Thursday, March 22, 2012

"Beg, Borrow, and Steal" or "Making a Free Nursery"

There were a few things I learned in my brief stint as a teacher.  Okay, there were a LOT of things I learned.  One of them was what I call the Teachers' Creed.  You might think it has something to do with ensuring every child has a quality, educational experience in the classroom.  While that is every teacher's goal, that's not the one I'm talking about.  I'm talking about "Beg, borrow, and steal.  Don't reinvent the wheel."  This has to do with maintaining your own sanity by using others' ideas and making them your own to work with your students. You don't need to create everything yourself.  Ask for help.  I put that principle to good use when gathering the fabrics for the nursery bedding.

My original idea for the nursery would have included buying everything new...and probably not sewing the bedding.  I did that for my first daughter and swore I'd never do it again.  Too much work.  Having more time than money changes that up.  Because I'm going for a $0 budget to make this nursery I have no choice but to use what I can get my hands on for free.  Beg, borrow, and steal, right?  Note: Don't really steal.  It's wrong and bad and I don't actually do it. I don't have a big fabric stash (all mismatched knits) so I had to turn to my mom and ask if I could raid hers.  She has way more than I do.  My mom had actually purchased some fabric for me to use for my oldest daughter's crib bedding.  I had already purchased all my fabric for that project.  While a jungle theme wasn't really what I had ever planned on doing for a nursery, the price was right, there was enough yardage, and the fabric was cute enough.  The two jungle prints and the lighter yellow came from my mom's fabric boxes.  I wanted a little more variety, so I called my grandma and asked to go through her stash.  The orange print and the blue solid came from her house.  The darker yellow on top is leftovers I found at my house, but I doubt I'll be able to use it because there's so little of it.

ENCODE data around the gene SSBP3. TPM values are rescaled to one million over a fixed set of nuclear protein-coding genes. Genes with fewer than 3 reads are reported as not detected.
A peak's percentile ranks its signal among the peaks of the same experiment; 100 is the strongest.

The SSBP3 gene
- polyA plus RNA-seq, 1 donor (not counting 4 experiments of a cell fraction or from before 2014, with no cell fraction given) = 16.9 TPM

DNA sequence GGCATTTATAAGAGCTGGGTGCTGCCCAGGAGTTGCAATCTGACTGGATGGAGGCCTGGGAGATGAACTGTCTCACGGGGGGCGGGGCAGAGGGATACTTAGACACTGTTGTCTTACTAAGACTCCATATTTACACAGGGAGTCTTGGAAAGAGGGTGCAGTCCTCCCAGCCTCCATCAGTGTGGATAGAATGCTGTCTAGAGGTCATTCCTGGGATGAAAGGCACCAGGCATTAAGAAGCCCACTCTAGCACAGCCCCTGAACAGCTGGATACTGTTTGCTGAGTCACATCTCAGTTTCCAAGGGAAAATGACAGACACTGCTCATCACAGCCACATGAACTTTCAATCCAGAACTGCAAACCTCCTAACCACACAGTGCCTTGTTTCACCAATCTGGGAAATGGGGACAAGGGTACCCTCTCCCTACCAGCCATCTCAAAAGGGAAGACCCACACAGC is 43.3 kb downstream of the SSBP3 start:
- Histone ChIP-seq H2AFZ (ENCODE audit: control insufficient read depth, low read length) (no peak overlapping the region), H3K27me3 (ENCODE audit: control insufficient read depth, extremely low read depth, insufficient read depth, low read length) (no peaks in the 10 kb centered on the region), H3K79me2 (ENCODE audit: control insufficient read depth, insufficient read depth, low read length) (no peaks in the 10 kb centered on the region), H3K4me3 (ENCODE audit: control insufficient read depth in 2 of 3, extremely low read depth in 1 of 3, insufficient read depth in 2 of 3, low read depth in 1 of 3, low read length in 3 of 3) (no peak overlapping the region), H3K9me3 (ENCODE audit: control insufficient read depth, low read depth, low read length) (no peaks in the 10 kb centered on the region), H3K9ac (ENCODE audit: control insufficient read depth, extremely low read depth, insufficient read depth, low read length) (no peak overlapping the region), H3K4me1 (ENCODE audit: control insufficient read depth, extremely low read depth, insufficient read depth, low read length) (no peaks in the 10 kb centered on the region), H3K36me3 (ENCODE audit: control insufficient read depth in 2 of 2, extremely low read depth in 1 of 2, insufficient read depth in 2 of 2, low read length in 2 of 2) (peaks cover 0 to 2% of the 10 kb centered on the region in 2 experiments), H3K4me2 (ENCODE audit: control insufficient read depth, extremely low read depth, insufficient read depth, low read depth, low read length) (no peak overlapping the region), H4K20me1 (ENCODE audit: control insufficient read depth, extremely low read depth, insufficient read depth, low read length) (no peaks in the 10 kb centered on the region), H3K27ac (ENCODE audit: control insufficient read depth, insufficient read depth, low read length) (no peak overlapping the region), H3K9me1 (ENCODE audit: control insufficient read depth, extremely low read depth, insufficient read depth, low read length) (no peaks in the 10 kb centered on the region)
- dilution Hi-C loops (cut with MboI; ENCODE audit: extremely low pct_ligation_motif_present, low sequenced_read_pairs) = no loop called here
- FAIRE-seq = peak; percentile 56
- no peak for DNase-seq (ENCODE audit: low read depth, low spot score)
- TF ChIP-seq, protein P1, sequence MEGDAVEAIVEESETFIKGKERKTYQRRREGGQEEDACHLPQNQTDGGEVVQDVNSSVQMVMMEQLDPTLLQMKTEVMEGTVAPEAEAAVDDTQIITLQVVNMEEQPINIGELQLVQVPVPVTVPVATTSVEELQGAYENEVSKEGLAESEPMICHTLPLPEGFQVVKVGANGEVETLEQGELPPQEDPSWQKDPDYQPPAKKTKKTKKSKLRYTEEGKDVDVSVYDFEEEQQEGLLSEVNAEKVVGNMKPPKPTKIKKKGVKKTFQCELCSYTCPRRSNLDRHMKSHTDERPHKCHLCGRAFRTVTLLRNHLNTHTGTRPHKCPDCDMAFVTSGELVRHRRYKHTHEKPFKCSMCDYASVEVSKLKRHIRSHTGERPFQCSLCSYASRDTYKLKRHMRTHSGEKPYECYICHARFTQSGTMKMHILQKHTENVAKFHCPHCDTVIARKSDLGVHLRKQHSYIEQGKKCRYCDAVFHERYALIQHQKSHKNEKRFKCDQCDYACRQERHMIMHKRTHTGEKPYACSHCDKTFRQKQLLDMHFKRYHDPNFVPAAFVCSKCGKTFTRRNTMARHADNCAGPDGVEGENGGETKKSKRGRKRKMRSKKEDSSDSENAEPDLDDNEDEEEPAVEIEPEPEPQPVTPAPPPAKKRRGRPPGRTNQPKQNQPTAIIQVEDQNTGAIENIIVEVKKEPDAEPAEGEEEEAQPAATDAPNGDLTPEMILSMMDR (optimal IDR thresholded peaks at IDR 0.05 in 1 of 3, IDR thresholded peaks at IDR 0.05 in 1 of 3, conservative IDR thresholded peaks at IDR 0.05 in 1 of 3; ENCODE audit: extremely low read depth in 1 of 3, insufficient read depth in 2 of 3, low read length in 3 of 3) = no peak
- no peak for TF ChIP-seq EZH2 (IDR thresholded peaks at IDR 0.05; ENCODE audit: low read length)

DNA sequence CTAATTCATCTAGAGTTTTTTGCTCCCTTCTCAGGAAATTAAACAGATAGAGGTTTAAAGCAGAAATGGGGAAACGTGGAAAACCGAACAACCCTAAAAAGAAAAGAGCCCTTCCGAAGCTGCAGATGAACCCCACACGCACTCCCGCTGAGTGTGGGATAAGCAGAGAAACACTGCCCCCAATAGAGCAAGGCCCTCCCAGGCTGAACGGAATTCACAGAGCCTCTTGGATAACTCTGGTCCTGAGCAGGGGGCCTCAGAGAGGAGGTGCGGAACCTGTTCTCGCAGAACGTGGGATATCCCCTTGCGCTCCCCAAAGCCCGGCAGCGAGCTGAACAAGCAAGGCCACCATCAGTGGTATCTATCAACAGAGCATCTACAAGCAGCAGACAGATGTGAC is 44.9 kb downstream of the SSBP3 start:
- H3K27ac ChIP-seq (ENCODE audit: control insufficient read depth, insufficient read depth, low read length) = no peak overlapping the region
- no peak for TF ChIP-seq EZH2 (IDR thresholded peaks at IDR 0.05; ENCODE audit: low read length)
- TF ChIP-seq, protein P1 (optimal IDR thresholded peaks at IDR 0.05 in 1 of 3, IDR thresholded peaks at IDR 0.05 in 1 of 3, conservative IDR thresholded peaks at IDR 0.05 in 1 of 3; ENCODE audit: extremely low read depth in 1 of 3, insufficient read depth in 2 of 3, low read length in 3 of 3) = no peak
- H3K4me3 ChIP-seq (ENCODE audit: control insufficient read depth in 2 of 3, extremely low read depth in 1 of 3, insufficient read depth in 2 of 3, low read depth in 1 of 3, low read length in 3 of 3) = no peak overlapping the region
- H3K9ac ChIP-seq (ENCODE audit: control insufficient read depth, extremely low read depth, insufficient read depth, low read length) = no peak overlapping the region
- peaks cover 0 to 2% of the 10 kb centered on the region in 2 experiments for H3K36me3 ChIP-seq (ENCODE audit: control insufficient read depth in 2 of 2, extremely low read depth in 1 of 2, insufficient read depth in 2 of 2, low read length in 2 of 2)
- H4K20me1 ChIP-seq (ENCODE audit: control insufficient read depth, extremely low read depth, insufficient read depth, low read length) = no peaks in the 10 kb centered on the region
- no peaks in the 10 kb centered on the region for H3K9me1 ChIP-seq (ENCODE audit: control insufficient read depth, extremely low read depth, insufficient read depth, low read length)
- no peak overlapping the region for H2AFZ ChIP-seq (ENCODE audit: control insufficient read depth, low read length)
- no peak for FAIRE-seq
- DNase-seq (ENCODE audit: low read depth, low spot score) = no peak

The next problem was a crib.  We bough convertible cribs for the others to grow up with.  Then we only need to buy mattresses.  We're too poor to buy a crib right now.  We put our oldest in a big girl bed (with a mattress set my parents no longer need), our second in the toddler bed that our oldest used to use, and planned to put the baby in the crib from our second.  That idea worked well enough.  Then I saw someone post on Facebook that they had a crib (in need of repair) to give away.  I took it.

It requires a bit more repair than I feel comfortable putting a baby in after I'm done, so it's back to square one.  But don't think I haven't got a plan for that little crib.

The great thing about telling people you're looking for free or cheap nursery stuff is that it gets it on their radar, too.  Last week I got a call from my mom asking me if I wanted a gently used crib.  It was used for sleepovers at a grandma's house.  I quickly said yes.
Yes, the nursery is currently serving as the catch-all room.  You know you've done it too.
So now everyone has their own bed again.  The crib sheet above is one I made for my oldest daughter.  You can see why I'm not excited to put my little boy in it.  Anyway, we'll just have to buy this kiddo a convertible bed when he's older and we can (hopefully) afford it.  I'm so excited to see how the nursery comes together!  Oh, yeah...I like the price, too.

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